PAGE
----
Review: 'Switchblade' (PS4)

Review: 'Switchblade' (PS4) ALLGAMESDELTA

At this point screaming to stop multiplayer games is moot, especially games trying to capitalize off of Fortnite. So, might as well see what curveballs there are to the formula. Switchblade takes something familiar – let's see what it does differently.

The plot of Switchblade is simple. So many other games have done it: Basically it's the future, and instead of playing physical team sports, people are sent down into vehicles to blow each other up. Sometimes you need to protect robots, sometimes you need to destroy them, but it's basically battling and doing the opposite of what the other team does. YUP. It is fun as a premise admittingly, but since it's just a retread of a lot of arena vehicle games out there, it needs something else.

Controls are fine. Driving, turning and shooting are pretty easy to follow. Playing on the PS4, the camera sorta feels like turns where you do, making the controls that much more reactional – this is the type of game where you yourself lean into turns, so controls are at least decent when they make you do that. Besides a few button mixups here and there, it's pretty solid.

I don't know what the hell the graphics wanted to be. It was one part Fortnite, one part Halo from a few generations ago, one Part GTA V (but from the PS3 era) and all parts not knowing what it was. Some parts were realistic, other parts were very Overwatch cartoony. Some parts were seamless graphics with no flaws, while others were gritty with grass and things clipping out. Individually the graphic styles weren't bad, but together it was a terrible mishmash. They needed to pick a lane here.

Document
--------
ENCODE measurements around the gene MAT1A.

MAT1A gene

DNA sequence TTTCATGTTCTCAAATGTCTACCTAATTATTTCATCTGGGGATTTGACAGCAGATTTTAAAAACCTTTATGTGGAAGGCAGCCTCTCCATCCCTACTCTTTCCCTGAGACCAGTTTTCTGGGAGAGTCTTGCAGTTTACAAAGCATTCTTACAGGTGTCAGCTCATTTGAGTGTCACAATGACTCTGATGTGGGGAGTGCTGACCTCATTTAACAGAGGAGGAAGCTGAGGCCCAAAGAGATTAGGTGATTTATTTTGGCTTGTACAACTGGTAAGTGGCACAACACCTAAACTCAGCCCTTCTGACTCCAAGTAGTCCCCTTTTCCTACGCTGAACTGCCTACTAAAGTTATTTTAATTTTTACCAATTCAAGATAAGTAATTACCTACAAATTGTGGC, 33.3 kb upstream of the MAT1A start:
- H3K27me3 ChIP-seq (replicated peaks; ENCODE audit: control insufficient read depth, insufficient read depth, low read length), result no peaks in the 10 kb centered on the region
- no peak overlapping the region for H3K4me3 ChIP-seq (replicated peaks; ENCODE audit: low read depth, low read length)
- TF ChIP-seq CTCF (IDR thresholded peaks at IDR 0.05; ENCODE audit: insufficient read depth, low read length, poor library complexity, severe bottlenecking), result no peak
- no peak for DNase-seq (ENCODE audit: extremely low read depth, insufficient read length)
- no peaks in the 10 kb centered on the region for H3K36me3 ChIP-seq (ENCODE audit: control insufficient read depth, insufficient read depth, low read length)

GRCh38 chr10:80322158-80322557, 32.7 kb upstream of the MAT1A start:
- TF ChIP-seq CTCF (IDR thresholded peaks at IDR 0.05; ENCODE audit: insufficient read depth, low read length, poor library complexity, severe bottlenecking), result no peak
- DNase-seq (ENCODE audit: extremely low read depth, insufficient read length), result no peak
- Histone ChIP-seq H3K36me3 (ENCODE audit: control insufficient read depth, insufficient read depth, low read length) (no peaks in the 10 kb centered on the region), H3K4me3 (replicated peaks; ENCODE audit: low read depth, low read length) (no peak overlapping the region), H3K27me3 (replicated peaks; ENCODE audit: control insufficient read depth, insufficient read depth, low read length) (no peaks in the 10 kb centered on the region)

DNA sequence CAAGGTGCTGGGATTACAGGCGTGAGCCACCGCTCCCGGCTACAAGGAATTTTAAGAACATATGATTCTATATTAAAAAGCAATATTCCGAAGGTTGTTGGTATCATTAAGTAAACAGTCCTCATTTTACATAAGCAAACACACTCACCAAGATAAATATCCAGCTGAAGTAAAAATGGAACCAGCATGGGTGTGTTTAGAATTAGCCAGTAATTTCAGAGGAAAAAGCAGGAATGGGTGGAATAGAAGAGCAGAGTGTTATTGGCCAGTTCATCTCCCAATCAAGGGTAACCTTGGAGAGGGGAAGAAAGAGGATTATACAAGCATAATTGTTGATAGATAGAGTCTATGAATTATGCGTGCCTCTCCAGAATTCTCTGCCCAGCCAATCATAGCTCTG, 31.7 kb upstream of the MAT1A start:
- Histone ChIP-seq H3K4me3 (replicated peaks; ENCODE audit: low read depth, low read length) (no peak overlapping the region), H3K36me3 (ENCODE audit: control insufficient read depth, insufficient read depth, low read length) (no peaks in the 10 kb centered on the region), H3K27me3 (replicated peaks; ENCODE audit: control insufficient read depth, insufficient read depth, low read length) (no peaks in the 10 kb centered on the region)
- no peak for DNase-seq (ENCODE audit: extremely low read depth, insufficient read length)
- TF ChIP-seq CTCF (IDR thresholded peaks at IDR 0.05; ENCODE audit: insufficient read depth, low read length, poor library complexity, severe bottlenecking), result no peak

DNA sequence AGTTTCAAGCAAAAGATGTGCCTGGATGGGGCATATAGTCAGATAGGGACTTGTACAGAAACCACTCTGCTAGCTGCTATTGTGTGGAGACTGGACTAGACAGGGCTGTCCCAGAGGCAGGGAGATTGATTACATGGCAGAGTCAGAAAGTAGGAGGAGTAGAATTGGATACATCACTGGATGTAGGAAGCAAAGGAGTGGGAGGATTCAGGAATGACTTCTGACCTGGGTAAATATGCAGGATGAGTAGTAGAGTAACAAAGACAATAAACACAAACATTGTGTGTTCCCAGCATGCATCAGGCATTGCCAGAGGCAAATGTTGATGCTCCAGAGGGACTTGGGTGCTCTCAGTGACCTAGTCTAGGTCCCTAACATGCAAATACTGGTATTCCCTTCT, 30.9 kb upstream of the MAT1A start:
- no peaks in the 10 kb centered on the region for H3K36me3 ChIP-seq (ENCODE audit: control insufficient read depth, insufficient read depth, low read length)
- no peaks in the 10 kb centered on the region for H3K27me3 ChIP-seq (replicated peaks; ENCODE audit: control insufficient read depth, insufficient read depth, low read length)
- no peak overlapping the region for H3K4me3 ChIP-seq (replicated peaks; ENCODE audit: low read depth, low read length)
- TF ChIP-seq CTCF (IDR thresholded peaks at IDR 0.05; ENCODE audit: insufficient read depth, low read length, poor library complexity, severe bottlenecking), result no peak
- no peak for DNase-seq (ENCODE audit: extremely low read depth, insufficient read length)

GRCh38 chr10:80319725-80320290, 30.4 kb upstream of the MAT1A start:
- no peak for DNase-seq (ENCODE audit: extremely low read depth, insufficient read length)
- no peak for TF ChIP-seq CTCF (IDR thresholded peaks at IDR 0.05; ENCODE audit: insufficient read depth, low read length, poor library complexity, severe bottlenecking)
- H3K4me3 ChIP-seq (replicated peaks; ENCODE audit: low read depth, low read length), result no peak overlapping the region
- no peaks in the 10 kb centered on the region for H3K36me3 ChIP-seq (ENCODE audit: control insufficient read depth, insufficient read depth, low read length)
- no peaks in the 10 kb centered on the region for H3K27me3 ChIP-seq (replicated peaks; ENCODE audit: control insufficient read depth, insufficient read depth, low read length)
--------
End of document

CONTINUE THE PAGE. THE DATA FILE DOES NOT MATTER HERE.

Gameplay itself wasn't bad. You have different vehicles to choose from with different weapons and purposes, and it really feels cohesive to fight together. At times it felt like Team Fortress 2 with all the types of combos you could use. The problem is that the fighting gets pretty limited over time. Drive and shoot. That's all it becomes. Protect. Fight the other. Defend. One team or another. It's quick out of the gate, but it fades in the stretch.

Besides some techno-rock at times, there's no real music in this. During matches it's all ambient. And I think this works to an advantage. The sound itself is pretty good. Shots sound like shots, and there's a wide variety of clunks, and bullet hitting surfaces and in-game sounds right out of a Fox NFL game when there's a score update that it feels pretty great. I don't know, but there's something about the roar of an engine, seconds of silence, then launching an attack with no music that really draws you in. It was a little bold but it pays off.

I encountered a few glitches here and there. At times, when driving across a battle field, my vehicle would suddenly go up 45 degrees on the side despite no terrain change. It happened a few times out of nowhere. A few other times my vehicle would fly up as if it hitting something even though it didn't. Not sure what was going on, but something was up. The frame rate also got choppy a lot of times. Surprisingly never during a fight – it was always on the way to getting someone, like a calm before the storm.

Switchblade has it's ups and downs, but if you can get past some of the errors and indecisiveness of the game, I'd say it's worth a play. There's a real team atmosphere, and even if you hate multiplayer, something shines through. I don't know what exactly, but there's this spirit of working together that so many games, like Fallout 76, just couldn't achieve.

Final Score: 7 out of 10

A copy of this game was provided for the purpose of review.

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